First of all, if you don't have a joystick to play this game, you are going to want to invest in one. All purpose Navy jets were not designed to be flown with a two button mouse, and this game follows similar suit. Even a cheap joystick will do fine, but the presence of a hat trigger and a few easily reached buttons is a must. Second, learning all the controls and learning them well is going to take a while. Training and patience go hand in hand here. There are a lot of button commands that must be pulled off fast to ensure your survival.
The training section of PSF is laid out nicely and does a goof job of teaching you the ropes while you're outside of the plane. It covers material starting with the basics of flight to dive bombing, and is narrated by the same person who wrote the instruction manual. The author/narrator also happens to be a Major in the Marine Corps Reserve. This guy has logged over 850 hours of flight time in a Hornet, so he knows what he is talking about. But while the training lessons are good, the training missions could have used someone going through the procedures with you. Instead, you are put into the cockpit with no guidance except what you learned during the lessons. It becomes a bit of a nuisance going back and forth between the lessons and the simulator.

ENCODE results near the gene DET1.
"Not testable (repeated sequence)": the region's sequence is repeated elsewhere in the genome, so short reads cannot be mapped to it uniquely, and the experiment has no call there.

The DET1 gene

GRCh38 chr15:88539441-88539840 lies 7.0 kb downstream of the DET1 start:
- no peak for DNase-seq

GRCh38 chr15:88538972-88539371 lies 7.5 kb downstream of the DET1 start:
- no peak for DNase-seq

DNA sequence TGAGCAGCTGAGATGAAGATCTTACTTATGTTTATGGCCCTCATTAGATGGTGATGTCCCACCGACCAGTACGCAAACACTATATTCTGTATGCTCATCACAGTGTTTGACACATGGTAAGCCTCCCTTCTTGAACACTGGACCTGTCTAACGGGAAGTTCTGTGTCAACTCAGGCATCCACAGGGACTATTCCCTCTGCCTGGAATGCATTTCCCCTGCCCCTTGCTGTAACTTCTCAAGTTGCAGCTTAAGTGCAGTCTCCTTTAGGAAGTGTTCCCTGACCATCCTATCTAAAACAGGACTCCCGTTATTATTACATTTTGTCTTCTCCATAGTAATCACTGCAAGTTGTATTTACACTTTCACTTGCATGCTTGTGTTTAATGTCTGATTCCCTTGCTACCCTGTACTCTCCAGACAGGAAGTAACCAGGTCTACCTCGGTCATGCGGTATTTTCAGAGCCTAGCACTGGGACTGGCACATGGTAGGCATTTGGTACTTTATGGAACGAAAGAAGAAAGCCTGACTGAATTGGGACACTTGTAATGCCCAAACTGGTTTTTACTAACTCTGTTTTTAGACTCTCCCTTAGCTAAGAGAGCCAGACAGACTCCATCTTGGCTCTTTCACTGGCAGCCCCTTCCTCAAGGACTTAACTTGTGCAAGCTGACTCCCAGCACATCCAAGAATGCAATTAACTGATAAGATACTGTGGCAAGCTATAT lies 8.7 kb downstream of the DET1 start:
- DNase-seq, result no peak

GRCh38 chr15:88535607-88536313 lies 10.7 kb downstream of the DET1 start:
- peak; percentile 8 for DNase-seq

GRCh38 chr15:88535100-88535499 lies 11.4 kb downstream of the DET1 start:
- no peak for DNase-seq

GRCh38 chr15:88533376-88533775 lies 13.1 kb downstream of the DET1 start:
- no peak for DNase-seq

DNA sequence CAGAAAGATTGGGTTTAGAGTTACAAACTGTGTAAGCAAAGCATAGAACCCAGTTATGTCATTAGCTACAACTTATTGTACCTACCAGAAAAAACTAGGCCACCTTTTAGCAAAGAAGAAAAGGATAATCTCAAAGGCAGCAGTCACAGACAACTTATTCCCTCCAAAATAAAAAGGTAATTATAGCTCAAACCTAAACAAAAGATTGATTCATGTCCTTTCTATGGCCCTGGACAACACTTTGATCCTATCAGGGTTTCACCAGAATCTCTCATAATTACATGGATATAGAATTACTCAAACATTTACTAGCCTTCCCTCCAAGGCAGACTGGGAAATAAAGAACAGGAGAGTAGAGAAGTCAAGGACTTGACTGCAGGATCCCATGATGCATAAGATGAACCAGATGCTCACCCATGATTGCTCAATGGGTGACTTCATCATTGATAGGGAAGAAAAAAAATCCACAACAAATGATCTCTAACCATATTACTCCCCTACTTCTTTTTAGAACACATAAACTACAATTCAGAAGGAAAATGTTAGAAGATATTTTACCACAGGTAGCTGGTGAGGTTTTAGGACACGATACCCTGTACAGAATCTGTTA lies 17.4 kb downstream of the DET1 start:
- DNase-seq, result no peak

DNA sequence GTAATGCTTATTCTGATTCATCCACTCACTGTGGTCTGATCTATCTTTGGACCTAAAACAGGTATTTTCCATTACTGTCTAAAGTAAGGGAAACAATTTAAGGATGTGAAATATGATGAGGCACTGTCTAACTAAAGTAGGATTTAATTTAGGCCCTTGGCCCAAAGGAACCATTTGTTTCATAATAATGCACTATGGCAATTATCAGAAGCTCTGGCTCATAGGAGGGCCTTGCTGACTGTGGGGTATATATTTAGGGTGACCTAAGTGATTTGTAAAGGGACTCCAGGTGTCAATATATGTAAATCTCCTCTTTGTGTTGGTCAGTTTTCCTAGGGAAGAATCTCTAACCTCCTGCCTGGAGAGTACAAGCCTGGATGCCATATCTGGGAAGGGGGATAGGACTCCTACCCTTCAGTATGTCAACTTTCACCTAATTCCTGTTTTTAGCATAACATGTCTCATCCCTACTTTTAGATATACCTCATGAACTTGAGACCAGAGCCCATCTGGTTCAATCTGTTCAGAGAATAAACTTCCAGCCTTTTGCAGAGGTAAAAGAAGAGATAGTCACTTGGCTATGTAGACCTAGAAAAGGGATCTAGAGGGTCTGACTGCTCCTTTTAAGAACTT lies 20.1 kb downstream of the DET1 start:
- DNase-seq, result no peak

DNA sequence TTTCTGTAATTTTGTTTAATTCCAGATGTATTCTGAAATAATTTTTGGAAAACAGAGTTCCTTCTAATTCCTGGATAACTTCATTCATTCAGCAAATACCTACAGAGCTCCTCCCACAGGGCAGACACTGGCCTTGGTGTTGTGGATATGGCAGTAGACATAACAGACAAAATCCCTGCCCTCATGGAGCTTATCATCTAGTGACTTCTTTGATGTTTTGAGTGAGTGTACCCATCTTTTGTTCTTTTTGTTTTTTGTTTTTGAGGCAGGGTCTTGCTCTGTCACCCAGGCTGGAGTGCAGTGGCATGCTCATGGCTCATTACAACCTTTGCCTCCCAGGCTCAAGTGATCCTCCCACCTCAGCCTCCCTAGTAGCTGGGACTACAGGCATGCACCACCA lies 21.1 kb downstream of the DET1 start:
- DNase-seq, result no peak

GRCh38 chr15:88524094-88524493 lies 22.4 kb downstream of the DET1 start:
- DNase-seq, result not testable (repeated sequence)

If you are lucky enough to make it through the training, you can try some of the missions. This is where you get a chance to show off your skills, and belive me, you are going to have to show some skills. These missions require knowledge of the plane, weapons, and enemies. One missile or anti-air site can end your day real quick. Missions start out with a brief description of what you have to do, and then you have to decide what weapons you're going to be carrying. Weapons range from sidewinders to tactical nuclear warheads, and deciding which ones to use will depend on the mission parameters. If you're going to be flying a long distance, extra fuel is a must. Will there be enemy air resistance? Air-to-air missiles might be a good idea in that instance.
There is also a mission editor within the game that allows the creation and customization of any mission offered. The actual editor is fairly simple to use, and shouldn't require too much time to master. This is a very important part of PSF as it gives the game a huge replay value. The possibilities seem almost endless, and the only restraints are that you have to use a single map. The map is quite big though, and offers a lot of room to play around in.